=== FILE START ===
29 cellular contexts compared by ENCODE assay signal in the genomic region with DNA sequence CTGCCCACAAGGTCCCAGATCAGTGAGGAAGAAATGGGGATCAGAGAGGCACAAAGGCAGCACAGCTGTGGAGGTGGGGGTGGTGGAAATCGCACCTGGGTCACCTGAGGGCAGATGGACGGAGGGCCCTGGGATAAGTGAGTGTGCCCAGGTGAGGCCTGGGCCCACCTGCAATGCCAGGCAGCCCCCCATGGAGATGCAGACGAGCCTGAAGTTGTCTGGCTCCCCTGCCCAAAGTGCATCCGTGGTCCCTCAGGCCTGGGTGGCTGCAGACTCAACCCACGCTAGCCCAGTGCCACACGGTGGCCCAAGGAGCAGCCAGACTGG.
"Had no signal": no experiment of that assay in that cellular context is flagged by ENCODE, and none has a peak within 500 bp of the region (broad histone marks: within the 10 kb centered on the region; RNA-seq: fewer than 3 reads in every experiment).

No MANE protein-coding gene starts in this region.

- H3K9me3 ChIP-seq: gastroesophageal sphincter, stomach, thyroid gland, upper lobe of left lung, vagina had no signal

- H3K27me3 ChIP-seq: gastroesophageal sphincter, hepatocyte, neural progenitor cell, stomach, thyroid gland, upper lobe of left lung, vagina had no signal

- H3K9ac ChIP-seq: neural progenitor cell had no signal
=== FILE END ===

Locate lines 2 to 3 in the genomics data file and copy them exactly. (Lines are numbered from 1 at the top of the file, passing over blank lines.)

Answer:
"Had no signal": no experiment of that assay in that cellular context is flagged by ENCODE, and none has a peak within 500 bp of the region (broad histone marks: within the 10 kb centered on the region; RNA-seq: fewer than 3 reads in every experiment).

No MANE protein-coding gene starts in this region.